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Weekly Tip: Approaches to Increasing Student Evaluation Rates

Student evaluations can offer a great source of insight for instructors and administrators by providing valuable feedback for revising courses and degree programs. However, getting students to complete course evaluations can be tricky. How do we encourage students to participate in course evaluations?

Research shows that creating an environment of mutual respect, in which “student opinions are respected and addressed, and instructor needs are taken into consideration” is key to, and can result in, higher evaluation completion (Strategies for Increasing Response Rates (pdf)). Explaining the importance of evaluations and how feedback is used to modify a course can also work to increase response rates. 

Below are easily implemented strategies that can help students see the value in completing evaluations and increase evaluation response rates:

Communicate when evaluations will be available.

  • Find the exact date that course evaluations will be available to students and plan to talk with them beforehand.
    • Let them know their answers will be anonymous.
    • Let them know you will not see responses until AFTER final grades are submitted, but that you will see the response rate (all anonymous) after the survey opens.
    • Provide them with information about Explorance Blue, the WSU course evaluation program.
  • Create reminders two to three weeks before evaluations become available and while they are open.

Discuss what students should consider before completing evaluations.

  • Set aside time during class to talk about what type of evaluation responses would be useful.
    • If you meet synchronously, take a few minutes at the beginning or end of class.
    • If your class is asynchronous, plan an announcement or record a short message for students to view.   
  • Give specific examples of topics you would like feedback on, a few examples are:
    • Elements of the course, class content or your teaching style that students found helpful to the learning process.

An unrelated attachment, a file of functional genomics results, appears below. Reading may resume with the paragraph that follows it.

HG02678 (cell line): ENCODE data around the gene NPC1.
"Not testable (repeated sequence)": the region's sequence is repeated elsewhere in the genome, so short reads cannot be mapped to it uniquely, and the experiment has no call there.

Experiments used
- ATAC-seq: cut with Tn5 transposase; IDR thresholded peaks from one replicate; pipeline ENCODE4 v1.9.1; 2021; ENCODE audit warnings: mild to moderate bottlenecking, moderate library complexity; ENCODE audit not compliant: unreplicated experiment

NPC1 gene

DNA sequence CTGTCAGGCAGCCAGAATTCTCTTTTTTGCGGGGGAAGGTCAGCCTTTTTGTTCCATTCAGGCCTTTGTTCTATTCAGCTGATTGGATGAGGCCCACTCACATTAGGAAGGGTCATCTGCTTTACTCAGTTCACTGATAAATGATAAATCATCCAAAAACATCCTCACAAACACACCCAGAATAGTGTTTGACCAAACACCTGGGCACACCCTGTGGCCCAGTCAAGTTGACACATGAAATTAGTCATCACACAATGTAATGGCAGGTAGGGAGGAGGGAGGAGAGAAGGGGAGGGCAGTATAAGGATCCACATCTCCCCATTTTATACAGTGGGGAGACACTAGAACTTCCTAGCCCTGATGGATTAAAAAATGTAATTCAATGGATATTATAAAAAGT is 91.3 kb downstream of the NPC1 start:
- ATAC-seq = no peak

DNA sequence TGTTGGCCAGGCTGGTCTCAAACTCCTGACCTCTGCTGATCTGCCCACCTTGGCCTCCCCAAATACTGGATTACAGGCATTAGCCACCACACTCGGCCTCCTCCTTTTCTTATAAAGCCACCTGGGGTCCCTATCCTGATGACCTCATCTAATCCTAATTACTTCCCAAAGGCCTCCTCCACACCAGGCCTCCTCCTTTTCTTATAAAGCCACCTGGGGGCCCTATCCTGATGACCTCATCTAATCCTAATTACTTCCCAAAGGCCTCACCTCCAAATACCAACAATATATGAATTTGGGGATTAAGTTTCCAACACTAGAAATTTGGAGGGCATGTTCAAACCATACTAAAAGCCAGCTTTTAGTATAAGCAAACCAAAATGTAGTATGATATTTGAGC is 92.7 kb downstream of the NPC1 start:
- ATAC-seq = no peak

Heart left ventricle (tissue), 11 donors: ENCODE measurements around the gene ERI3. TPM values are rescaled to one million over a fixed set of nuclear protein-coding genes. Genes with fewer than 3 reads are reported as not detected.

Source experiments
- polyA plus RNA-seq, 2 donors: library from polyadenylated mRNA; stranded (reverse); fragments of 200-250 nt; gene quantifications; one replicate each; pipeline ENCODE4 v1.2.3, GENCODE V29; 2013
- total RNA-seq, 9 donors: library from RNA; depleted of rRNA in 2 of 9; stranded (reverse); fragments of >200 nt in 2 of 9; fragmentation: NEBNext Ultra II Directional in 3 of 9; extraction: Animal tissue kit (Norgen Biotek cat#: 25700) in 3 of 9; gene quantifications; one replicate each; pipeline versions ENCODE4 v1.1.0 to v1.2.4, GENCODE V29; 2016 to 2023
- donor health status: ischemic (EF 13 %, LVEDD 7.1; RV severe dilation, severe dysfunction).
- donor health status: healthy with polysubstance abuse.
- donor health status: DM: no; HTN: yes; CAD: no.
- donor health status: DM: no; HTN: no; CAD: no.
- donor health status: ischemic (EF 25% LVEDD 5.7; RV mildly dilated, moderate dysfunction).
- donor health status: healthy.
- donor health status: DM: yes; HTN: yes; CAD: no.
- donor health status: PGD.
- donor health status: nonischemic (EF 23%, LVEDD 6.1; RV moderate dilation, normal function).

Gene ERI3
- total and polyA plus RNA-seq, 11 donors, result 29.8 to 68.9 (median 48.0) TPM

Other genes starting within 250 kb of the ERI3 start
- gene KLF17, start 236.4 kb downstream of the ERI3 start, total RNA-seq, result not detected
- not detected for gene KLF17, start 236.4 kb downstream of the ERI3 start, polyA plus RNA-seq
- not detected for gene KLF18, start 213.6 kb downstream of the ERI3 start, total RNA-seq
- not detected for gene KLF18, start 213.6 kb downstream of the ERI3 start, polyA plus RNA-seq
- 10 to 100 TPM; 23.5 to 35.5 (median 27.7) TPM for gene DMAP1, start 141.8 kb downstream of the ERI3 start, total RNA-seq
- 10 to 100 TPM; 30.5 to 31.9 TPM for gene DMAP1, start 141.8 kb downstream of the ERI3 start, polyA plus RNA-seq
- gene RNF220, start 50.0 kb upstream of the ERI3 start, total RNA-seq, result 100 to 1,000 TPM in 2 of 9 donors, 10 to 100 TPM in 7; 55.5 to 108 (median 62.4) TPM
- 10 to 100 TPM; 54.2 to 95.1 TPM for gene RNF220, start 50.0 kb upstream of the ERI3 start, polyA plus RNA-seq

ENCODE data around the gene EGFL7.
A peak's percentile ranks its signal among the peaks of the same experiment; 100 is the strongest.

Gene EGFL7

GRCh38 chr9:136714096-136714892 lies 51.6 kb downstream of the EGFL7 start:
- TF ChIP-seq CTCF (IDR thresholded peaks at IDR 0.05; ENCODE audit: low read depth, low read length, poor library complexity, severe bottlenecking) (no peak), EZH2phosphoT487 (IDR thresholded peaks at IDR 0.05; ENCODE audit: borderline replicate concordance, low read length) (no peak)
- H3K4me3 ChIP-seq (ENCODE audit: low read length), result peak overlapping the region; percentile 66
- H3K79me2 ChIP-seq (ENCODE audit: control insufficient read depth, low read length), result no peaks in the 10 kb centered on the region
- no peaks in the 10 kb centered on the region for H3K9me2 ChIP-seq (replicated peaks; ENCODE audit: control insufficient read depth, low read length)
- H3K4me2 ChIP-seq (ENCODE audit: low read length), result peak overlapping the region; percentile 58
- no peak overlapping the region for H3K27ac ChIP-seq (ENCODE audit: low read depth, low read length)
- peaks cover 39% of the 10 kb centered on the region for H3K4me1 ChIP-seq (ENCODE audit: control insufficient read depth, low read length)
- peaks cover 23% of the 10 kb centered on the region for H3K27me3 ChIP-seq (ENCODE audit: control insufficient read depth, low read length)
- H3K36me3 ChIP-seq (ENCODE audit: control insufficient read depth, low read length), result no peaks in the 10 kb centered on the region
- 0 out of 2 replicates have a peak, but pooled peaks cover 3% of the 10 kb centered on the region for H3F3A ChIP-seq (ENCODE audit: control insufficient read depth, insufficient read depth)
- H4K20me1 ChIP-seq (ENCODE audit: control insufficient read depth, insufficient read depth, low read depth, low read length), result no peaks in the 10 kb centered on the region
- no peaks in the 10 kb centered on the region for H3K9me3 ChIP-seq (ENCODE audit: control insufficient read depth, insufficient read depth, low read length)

• Elements of the course they felt could be modified or removed.
    • Interesting highlights or elements of the class they enjoyed and would recommend including in future semesters.
  • Ask them to be constructive with their responses.
  • Ask for solutions, not just problems.

Let students know their opinion can make a difference.

  • Indicate that you will set time aside to read their responses thoroughly and carefully.
  • Stress that you value their opinions and you are open to adjusting your teaching strategies.
  • Give examples of adjustments you have made because of past evaluation responses.
  • Talk about modifications you see yourself making to the course.
    • Ask students their opinion on your ideas.
  • Explain how their responses could benefit future students and the degree program. For example, their responses might:
    • Increase the student success rate in the course and throughout the program.
    • Make the course more relevant to the degree program.
    • Help curriculum developers avoid repeating topics in multiple courses.

Preparation considerations for the next term

  • Use formative evaluation earlier in the course and act on the responses.
    • Give students multiple opportunities to give you feedback about their experiences through informal no-stakes surveys.
    • Immediately respond to the results and show students you are listening to their concerns.
  • Design your next course to include changes made in response to evaluation results.

Getting students to respond to course evaluations can be a challenge, but with a little preparation and communication, you can increase response rates and get valuable feedback on your course.   


This series of videos and teaching tips is presented by Academic Outreach and Innovation (AOI). We invite you to join the conversation. Share your tips and ask questions through this blog. If you would like these posts to be sent directly to your email each week, subscribe to the listserv by emailing

For more information or to schedule time with an instructional designer or emerging technologist, contact or request training on demand. You can also visit the Spark Faculty Innovation Studio in room 102 any time from 9 a.m. to 3 p.m., Monday through Thursday, during the academic year.